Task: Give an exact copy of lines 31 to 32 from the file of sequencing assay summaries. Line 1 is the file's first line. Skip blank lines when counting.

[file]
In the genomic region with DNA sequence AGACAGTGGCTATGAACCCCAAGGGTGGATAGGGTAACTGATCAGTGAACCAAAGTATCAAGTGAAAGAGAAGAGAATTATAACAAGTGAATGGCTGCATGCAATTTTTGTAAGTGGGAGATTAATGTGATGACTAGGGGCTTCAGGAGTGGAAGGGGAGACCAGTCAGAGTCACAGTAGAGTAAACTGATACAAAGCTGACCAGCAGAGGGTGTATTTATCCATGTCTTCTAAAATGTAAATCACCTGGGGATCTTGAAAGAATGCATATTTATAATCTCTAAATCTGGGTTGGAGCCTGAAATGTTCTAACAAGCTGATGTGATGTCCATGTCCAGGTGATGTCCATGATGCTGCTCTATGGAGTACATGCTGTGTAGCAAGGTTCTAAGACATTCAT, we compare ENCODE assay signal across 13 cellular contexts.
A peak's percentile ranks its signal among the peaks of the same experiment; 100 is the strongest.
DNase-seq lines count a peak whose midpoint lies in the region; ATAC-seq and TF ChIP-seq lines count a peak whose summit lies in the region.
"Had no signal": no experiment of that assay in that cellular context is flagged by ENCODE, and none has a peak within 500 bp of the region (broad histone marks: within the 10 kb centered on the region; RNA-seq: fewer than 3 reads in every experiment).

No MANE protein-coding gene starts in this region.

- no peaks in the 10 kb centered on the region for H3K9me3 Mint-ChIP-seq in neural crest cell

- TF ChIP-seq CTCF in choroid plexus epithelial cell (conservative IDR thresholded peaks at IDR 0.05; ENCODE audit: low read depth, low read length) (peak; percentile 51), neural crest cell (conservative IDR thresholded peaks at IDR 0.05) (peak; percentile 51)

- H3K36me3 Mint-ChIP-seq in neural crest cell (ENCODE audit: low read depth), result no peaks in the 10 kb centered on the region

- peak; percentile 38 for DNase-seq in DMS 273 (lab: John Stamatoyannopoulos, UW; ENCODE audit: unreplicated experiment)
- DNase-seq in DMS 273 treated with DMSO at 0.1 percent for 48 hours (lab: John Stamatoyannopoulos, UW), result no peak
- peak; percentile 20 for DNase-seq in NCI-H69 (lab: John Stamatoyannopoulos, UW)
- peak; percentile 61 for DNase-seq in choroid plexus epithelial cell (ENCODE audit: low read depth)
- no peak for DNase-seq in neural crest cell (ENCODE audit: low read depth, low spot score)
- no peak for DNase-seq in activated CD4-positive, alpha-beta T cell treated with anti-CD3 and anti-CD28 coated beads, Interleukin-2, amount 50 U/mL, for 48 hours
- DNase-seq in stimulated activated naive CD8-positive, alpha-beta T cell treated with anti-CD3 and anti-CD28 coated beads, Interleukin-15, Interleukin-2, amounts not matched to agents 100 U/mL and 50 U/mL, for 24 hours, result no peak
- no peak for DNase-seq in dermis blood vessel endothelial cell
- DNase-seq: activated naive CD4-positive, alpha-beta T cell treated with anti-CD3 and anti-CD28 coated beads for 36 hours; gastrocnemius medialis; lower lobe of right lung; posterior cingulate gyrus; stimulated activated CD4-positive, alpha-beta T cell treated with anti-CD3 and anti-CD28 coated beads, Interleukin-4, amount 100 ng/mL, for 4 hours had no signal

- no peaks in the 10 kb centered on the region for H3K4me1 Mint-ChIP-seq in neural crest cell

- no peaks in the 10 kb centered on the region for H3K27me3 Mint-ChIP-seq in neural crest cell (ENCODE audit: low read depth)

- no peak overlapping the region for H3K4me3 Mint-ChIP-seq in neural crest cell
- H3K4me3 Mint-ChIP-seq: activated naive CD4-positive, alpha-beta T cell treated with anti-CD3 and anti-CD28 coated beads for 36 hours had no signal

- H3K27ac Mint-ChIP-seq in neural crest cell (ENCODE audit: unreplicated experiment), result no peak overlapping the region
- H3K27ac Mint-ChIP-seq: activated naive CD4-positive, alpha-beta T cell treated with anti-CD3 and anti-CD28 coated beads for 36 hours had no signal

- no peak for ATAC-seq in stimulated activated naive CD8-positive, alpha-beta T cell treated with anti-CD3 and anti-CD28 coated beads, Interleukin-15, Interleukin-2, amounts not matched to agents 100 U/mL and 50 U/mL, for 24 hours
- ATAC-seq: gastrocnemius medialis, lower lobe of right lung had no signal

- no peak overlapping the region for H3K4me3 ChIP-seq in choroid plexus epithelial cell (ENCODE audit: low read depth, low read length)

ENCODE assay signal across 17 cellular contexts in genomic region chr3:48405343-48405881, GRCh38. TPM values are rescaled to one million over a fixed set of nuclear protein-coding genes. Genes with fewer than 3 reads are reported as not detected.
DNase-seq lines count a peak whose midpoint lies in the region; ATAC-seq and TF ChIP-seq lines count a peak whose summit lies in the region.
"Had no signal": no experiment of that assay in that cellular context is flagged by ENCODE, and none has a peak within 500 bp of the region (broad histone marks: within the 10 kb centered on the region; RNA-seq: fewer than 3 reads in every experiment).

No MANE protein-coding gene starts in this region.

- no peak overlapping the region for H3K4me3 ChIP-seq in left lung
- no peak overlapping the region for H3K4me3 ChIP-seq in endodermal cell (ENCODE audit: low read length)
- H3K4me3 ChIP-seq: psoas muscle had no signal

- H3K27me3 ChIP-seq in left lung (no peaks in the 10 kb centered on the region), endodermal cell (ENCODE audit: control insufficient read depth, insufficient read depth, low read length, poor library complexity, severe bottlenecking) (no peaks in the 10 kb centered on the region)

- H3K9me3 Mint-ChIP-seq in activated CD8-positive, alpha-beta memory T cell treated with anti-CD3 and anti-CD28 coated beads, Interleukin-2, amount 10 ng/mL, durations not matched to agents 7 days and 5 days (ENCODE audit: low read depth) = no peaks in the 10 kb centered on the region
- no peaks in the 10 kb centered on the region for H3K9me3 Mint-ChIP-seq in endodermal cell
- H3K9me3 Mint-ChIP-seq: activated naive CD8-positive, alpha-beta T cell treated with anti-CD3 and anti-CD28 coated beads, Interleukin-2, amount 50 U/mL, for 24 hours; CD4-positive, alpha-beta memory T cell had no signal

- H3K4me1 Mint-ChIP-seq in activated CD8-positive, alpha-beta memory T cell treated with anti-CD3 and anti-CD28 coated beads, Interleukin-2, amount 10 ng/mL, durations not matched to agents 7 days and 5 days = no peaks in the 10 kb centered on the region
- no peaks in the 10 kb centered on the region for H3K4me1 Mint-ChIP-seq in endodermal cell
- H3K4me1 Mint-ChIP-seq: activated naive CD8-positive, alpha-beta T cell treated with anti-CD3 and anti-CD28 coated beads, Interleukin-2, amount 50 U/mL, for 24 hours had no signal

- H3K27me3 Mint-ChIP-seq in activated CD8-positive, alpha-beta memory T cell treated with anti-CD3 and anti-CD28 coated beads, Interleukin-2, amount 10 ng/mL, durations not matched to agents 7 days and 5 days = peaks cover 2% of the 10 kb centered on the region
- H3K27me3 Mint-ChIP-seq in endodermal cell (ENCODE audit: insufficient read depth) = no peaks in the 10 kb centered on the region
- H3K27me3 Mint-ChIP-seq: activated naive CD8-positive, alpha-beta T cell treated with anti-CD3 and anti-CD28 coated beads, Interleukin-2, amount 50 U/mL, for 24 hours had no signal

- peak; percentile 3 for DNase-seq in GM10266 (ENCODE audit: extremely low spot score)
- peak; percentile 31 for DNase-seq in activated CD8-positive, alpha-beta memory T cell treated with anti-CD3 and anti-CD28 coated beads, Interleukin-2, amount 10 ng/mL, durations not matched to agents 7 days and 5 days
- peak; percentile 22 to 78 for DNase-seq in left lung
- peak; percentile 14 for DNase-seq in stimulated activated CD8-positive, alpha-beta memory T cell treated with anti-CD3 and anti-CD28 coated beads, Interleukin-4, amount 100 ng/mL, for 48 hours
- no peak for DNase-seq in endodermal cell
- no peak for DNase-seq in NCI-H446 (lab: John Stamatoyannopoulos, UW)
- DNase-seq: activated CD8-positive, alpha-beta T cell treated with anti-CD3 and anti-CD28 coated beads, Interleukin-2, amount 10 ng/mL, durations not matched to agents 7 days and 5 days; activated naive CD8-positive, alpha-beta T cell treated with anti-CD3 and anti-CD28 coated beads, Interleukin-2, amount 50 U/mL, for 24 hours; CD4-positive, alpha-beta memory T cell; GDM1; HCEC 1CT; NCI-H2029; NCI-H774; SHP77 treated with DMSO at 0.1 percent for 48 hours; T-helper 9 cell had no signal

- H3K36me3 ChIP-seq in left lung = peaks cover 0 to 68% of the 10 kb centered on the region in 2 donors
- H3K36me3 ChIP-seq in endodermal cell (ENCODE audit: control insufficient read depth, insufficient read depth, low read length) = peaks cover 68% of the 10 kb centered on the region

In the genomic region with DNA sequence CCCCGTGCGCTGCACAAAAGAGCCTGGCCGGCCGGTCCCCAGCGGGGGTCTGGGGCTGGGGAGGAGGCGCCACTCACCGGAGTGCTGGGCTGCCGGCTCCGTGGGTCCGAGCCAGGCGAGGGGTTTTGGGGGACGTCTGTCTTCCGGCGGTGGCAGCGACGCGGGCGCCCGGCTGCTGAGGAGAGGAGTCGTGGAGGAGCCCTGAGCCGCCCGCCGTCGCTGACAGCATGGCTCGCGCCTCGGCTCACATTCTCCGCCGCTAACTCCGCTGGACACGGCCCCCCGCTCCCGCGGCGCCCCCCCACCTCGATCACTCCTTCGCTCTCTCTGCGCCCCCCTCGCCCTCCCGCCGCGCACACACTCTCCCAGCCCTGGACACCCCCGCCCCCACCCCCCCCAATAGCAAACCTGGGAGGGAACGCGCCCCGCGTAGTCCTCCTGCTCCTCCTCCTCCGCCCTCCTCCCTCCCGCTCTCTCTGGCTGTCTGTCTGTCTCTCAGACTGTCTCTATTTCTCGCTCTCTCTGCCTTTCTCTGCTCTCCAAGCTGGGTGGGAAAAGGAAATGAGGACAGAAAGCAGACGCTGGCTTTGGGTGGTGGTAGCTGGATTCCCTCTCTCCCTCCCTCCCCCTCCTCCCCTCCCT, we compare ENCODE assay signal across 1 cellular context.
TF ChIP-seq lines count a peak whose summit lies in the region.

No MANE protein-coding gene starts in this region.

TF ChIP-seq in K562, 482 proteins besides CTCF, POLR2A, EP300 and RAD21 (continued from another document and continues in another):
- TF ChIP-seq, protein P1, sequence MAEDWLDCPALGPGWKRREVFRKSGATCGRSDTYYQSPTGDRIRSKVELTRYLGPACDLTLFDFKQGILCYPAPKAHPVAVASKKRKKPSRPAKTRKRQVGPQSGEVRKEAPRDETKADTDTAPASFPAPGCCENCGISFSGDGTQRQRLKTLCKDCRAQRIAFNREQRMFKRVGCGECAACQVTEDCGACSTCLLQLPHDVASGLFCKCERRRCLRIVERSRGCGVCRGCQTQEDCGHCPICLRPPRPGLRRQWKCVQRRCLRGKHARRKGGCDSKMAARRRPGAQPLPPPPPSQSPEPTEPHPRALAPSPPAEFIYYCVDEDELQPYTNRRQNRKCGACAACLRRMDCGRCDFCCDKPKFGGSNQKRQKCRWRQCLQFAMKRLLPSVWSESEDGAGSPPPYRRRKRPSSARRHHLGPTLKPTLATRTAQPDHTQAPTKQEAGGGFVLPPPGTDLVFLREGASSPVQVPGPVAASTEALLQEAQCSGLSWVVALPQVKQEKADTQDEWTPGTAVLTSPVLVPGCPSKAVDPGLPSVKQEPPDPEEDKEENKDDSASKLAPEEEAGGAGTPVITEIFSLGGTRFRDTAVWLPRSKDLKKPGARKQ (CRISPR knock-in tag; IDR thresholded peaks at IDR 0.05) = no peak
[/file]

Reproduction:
- no peak overlapping the region for H3K4me3 ChIP-seq in left lung
- no peak overlapping the region for H3K4me3 ChIP-seq in endodermal cell (ENCODE audit: low read length)